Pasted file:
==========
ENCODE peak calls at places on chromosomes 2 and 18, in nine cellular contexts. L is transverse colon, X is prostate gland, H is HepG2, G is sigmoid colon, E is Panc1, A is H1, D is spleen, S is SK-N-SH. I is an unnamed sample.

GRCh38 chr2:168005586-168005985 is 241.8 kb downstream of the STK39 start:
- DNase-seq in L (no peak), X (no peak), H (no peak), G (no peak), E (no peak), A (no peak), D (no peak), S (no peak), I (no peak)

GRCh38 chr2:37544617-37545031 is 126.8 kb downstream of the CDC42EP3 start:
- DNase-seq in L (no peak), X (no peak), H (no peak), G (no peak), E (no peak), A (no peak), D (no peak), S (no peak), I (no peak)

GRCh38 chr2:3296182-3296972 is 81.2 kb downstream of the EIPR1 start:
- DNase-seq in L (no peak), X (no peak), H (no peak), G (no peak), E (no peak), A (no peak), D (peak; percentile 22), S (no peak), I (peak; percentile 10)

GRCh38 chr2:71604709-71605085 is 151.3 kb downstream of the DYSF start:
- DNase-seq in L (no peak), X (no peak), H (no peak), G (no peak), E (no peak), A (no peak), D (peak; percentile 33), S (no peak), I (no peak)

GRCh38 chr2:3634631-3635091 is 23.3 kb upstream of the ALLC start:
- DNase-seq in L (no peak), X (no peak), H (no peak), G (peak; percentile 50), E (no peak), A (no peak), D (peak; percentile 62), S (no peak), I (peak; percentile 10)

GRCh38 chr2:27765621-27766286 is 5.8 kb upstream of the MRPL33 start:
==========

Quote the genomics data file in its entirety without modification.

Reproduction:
ENCODE peak calls at places on chromosomes 2 and 18, in nine cellular contexts. L is transverse colon, X is prostate gland, H is HepG2, G is sigmoid colon, E is Panc1, A is H1, D is spleen, S is SK-N-SH. I is an unnamed sample.

GRCh38 chr2:168005586-168005985 is 241.8 kb downstream of the STK39 start:
- DNase-seq in L (no peak), X (no peak), H (no peak), G (no peak), E (no peak), A (no peak), D (no peak), S (no peak), I (no peak)

GRCh38 chr2:37544617-37545031 is 126.8 kb downstream of the CDC42EP3 start:
- DNase-seq in L (no peak), X (no peak), H (no peak), G (no peak), E (no peak), A (no peak), D (no peak), S (no peak), I (no peak)

GRCh38 chr2:3296182-3296972 is 81.2 kb downstream of the EIPR1 start:
- DNase-seq in L (no peak), X (no peak), H (no peak), G (no peak), E (no peak), A (no peak), D (peak; percentile 22), S (no peak), I (peak; percentile 10)

GRCh38 chr2:71604709-71605085 is 151.3 kb downstream of the DYSF start:
- DNase-seq in L (no peak), X (no peak), H (no peak), G (no peak), E (no peak), A (no peak), D (peak; percentile 33), S (no peak), I (no peak)

GRCh38 chr2:3634631-3635091 is 23.3 kb upstream of the ALLC start:
- DNase-seq in L (no peak), X (no peak), H (no peak), G (peak; percentile 50), E (no peak), A (no peak), D (peak; percentile 62), S (no peak), I (peak; percentile 10)

GRCh38 chr2:27765621-27766286 is 5.8 kb upstream of the MRPL33 start: